On average in Shakespeare’s plays, women have less than 17% of the dialogue. To lessen this huge gulf, many productions today have either blind cast the roles or gender-swapped them, creating new gender dynamics from the original text and pulling them onto the stage. Glenda Jackson’s King Lear on Broadway transformed the play into a study of maternal relationships rather than paternal ones; Lear’s rejection of Cordelia in the play’s first scene became a rejection of the daughter’s straying from her mother’s ideal of womanhood. Furthermore, when the same is done with Hamlet – a role as definitive for a younger male actor as Lear is for an older one – when gender roles are reversed. The text’s original critiques on the male hierarchies of the Danish kingdom and the father-son relationship are overturned. However, this doesn’t warp the central traits of the Prince of Denmark or move the conversation restrictively to gender dynamics. Unlike Michelle Terry’s staging which also flipped Ophelia’s gender, Maxine Peake’s at the Royal Exchange in Manchester didn’t; the production as a result also explored internalised and implicit homophobia through Hamlet’s rejection of Ophelia and Laertes’ protection of his sister respectively.

The all-female trilogy of plays staged at the Donmar Warehouse also demonstrated what can be gained from gender-swapped productions, using the setting of a women’s prison as a framing device. Director Phyllida Lloyd cast a diverse group of actors to play female prison inmates putting on a Shakespeare production. The result was multi-faceted; each actor played a character playing a character. One of the most resonant moments came in Henry IV, in which Hal’s redemptive storyline is reflected in that of the prisoner who plays her; Rosie, a recovering heroin addict soon to be put on parole. Hal’s final rejection of Falstaff, who also serves as Hal’s drug dealer, is equally Rosie’s of her former existence. Framing devices with Shakespeare can provide opportunities for new meaning within the text that facilitates present-day resonance, seen in the layering of the world of the play and the world of the production.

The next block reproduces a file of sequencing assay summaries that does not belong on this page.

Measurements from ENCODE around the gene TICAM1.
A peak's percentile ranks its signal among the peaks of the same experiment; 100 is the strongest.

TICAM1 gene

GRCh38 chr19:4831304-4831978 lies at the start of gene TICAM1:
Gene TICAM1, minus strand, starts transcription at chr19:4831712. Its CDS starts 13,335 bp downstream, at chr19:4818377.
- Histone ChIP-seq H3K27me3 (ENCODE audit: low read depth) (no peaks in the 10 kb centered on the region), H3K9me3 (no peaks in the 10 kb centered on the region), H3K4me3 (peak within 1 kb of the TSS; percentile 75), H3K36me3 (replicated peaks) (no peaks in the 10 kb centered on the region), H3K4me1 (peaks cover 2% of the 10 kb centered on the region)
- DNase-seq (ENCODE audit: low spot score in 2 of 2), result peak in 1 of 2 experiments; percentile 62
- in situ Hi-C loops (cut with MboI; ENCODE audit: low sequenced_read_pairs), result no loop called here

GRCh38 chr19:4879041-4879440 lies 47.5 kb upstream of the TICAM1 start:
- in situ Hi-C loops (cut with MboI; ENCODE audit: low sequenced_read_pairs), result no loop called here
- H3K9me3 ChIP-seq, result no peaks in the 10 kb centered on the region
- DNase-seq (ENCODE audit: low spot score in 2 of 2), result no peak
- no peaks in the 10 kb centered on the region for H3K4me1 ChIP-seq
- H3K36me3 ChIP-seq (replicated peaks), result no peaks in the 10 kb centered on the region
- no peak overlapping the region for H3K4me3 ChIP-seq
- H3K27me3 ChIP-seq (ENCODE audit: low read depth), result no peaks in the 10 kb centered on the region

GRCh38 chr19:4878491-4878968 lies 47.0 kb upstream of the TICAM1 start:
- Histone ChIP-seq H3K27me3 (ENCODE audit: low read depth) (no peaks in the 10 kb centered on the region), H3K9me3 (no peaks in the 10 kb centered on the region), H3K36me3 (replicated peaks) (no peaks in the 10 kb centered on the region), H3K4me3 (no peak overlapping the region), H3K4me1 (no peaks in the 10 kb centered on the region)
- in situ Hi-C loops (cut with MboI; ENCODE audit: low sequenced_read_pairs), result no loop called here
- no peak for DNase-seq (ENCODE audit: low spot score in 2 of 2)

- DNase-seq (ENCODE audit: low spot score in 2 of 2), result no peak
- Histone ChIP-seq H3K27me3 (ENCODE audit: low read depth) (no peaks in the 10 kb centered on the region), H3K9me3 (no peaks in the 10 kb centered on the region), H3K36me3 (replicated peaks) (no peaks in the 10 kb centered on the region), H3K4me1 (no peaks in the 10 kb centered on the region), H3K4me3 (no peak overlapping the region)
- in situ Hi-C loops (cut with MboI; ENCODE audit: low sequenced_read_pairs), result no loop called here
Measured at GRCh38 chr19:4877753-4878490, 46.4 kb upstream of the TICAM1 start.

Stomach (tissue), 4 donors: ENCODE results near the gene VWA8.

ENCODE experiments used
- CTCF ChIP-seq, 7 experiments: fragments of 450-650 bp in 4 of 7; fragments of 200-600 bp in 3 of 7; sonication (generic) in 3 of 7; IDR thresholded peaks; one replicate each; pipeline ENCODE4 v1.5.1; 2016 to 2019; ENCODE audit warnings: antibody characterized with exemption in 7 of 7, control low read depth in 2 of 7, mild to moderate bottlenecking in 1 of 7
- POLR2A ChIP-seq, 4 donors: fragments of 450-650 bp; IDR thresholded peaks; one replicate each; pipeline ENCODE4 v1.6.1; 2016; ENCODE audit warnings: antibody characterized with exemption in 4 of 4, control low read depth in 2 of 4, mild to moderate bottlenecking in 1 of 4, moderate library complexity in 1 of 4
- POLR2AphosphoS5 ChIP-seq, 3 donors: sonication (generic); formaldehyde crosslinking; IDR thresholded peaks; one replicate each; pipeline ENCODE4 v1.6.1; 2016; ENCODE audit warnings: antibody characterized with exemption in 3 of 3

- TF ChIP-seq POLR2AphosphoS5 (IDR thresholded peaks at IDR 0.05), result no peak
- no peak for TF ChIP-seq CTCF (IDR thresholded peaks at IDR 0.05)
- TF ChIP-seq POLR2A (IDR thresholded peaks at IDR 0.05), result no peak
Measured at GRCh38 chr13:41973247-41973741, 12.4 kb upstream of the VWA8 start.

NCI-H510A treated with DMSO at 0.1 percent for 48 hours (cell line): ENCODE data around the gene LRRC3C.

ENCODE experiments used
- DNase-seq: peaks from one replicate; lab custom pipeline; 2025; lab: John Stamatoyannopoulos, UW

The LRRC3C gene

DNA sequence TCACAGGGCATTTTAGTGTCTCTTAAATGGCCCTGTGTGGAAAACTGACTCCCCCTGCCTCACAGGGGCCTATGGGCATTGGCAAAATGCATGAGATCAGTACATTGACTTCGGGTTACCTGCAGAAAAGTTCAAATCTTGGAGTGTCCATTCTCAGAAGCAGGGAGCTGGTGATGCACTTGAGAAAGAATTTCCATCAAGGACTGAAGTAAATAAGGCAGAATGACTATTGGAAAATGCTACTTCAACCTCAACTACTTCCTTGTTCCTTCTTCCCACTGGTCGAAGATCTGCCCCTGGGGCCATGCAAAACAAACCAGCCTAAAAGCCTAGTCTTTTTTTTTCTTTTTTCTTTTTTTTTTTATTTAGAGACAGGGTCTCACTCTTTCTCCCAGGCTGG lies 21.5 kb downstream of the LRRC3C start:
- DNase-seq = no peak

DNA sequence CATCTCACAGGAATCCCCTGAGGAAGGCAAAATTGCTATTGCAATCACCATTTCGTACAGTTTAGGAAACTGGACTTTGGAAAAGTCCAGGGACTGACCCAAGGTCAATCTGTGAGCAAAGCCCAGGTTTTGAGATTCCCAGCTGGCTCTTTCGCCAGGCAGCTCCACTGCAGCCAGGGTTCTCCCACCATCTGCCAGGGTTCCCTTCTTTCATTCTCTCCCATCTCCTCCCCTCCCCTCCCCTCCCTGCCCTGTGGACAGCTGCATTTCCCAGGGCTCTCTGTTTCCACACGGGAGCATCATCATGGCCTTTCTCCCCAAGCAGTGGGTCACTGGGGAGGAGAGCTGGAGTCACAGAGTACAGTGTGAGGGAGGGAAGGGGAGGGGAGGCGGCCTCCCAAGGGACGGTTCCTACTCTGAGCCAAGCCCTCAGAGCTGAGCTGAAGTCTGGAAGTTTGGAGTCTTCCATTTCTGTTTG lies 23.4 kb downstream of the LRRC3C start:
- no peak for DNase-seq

Globally, the staging of Shakespeare plays has grown throughout the 20th century and continued into the 21st. One of the world’s longest-running productions of Hamlet was in Lithuania and was used to disseminate political ideas that resonated with a population only recently removed from Soviet governance. In China, Shakespeare is frequently translated into Mandarin due to the commonality between the complexities of his work and China’s dramatic culture and heritage.

You can read translations of his plays in over 100 different languages. The reasons behind this are varied and hard to define. During the Renaissance, it has been argued that his works were part of cultural exchange between Britain and the European continent; during the height of British colonialism in India, Shakespeare was made compulsory on the curriculum; George Washington even repurposed a quote by Prospero, famously Caliban and Ariel’s captor, in a polemic against British colonialism. In each of these places and beyond, the texts have been assimilated and given new formats, settings and concepts; the Bard’s origins abroad as the poet of the British Empire have evolved with time to take on new national meanings.